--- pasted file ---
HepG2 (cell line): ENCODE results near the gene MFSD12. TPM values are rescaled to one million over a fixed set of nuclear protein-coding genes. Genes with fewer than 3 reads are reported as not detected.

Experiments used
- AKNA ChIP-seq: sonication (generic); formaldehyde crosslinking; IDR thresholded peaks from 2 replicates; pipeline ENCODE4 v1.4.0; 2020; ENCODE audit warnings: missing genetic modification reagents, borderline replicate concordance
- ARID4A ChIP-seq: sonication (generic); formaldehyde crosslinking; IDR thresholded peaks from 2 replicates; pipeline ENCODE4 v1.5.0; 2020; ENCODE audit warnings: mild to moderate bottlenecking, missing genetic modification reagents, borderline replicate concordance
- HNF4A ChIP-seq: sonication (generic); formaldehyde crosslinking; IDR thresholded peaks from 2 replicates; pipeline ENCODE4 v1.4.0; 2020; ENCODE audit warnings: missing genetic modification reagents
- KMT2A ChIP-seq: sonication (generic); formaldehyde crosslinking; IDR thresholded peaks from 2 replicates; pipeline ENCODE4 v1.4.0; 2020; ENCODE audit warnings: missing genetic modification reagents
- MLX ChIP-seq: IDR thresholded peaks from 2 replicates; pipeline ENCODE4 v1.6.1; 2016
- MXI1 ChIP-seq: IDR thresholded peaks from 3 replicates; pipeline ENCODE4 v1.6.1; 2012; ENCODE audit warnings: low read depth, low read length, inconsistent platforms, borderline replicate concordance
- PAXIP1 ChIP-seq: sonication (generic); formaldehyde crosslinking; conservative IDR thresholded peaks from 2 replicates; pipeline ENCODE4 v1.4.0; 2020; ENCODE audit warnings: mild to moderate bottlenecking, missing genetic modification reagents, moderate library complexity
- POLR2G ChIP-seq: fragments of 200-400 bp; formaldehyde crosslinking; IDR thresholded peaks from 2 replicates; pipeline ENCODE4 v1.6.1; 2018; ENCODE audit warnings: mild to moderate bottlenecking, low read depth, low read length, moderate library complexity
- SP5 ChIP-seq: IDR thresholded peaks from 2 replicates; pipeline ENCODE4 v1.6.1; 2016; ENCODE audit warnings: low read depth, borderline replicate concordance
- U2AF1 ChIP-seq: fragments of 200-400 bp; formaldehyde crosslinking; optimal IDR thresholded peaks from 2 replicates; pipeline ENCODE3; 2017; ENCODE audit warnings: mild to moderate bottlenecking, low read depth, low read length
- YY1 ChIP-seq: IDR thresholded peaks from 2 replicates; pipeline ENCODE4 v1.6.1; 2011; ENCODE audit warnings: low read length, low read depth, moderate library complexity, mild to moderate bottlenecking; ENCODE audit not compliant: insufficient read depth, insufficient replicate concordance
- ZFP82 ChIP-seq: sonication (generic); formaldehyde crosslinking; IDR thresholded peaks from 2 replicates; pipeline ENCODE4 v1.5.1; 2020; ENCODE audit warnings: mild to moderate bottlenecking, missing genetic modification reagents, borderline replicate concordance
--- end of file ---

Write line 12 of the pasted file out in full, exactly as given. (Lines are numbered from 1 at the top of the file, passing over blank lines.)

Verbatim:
- U2AF1 ChIP-seq: fragments of 200-400 bp; formaldehyde crosslinking; optimal IDR thresholded peaks from 2 replicates; pipeline ENCODE3; 2017; ENCODE audit warnings: mild to moderate bottlenecking, low read depth, low read length